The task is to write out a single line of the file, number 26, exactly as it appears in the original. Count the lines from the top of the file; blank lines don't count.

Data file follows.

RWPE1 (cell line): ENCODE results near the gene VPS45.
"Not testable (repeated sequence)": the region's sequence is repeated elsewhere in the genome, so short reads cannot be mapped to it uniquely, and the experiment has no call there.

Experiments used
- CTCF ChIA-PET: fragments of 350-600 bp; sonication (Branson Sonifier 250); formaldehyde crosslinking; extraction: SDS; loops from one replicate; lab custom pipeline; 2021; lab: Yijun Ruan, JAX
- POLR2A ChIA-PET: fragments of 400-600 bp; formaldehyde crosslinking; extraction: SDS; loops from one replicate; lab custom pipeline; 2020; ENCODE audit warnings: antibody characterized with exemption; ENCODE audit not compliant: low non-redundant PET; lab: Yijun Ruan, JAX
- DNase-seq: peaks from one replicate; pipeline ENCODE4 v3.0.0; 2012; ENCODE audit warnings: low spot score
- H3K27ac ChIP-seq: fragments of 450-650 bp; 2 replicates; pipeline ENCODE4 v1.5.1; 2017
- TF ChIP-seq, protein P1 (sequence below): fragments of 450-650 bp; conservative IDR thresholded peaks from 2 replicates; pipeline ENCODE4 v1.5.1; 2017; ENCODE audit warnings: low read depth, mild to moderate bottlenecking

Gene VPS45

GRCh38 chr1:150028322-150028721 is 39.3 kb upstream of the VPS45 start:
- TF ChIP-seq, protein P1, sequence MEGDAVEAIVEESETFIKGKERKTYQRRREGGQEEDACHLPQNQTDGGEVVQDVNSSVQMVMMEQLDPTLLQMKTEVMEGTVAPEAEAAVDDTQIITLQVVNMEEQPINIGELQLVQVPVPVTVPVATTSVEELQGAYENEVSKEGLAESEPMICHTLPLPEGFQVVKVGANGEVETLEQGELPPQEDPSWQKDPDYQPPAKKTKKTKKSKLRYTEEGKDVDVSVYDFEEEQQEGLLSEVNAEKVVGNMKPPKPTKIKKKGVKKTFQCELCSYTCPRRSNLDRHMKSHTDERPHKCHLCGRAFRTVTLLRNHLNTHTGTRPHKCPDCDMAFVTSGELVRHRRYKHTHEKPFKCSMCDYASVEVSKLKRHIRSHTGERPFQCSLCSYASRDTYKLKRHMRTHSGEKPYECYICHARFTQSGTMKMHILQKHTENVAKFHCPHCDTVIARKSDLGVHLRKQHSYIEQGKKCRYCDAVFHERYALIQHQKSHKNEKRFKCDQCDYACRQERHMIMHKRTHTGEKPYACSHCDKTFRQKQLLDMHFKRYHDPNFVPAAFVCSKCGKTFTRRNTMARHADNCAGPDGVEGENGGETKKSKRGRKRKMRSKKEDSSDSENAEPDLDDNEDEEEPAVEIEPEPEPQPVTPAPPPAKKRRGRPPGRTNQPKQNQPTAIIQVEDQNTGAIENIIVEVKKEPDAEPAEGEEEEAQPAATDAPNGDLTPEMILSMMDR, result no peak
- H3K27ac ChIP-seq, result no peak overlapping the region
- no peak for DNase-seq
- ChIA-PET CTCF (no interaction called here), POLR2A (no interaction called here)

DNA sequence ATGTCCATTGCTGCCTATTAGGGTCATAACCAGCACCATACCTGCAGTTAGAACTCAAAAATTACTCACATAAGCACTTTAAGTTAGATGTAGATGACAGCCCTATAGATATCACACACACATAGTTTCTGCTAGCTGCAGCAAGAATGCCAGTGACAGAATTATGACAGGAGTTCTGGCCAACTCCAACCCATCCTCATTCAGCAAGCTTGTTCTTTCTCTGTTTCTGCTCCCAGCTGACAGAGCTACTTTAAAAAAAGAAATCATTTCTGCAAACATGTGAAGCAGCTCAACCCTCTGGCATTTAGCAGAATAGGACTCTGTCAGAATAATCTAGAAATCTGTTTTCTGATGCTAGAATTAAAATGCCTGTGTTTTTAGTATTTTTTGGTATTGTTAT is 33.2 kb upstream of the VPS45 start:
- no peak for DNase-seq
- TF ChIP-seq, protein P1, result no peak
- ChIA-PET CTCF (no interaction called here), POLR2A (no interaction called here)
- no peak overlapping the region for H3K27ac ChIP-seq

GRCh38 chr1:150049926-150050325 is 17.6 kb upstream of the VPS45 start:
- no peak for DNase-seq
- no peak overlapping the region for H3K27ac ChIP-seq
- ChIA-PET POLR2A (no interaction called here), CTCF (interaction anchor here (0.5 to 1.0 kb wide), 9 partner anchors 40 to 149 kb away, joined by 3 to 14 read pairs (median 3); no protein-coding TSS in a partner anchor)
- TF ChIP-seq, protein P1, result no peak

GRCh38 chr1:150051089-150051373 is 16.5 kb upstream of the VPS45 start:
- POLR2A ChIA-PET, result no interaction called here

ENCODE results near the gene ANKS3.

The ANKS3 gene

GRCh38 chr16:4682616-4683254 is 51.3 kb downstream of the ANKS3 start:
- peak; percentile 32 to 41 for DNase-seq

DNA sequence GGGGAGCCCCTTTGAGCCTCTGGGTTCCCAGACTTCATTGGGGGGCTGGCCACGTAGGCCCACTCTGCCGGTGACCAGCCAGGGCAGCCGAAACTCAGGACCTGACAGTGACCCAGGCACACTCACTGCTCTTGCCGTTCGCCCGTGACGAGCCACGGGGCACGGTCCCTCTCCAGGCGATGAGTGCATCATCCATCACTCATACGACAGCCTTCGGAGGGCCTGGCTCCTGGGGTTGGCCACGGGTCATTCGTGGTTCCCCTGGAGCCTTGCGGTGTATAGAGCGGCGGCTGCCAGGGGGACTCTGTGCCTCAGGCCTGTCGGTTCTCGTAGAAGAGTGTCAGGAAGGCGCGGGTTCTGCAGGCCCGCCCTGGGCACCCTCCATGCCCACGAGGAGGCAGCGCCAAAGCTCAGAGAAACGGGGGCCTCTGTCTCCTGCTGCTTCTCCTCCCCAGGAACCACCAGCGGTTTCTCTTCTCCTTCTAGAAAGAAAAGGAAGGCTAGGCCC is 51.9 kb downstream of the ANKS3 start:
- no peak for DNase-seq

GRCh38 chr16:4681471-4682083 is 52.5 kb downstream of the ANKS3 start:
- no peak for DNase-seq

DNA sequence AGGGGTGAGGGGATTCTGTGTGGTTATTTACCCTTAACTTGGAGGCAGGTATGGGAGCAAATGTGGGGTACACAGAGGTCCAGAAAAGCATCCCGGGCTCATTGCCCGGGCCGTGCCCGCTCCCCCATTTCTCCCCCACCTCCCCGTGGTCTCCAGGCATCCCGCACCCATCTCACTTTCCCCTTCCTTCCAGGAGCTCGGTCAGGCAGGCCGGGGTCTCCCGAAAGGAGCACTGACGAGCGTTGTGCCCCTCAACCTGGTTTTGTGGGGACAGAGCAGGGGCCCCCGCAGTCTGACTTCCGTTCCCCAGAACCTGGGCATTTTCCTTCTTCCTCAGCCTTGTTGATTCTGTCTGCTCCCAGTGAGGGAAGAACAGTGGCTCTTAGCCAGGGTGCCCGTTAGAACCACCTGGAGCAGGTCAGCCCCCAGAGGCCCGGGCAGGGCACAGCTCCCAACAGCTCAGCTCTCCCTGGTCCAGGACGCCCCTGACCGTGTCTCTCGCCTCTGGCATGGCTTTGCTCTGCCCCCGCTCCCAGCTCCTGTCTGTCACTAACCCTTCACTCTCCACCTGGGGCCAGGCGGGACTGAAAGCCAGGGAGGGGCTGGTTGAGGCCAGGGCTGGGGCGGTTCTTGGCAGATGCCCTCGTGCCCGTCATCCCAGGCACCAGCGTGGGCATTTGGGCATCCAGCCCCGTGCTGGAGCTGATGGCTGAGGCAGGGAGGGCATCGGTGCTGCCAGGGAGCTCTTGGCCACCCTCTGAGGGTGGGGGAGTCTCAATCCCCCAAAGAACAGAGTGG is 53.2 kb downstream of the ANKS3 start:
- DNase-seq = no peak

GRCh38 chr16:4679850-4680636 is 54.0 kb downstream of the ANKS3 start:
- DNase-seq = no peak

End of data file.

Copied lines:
- POLR2A ChIA-PET, result no interaction called here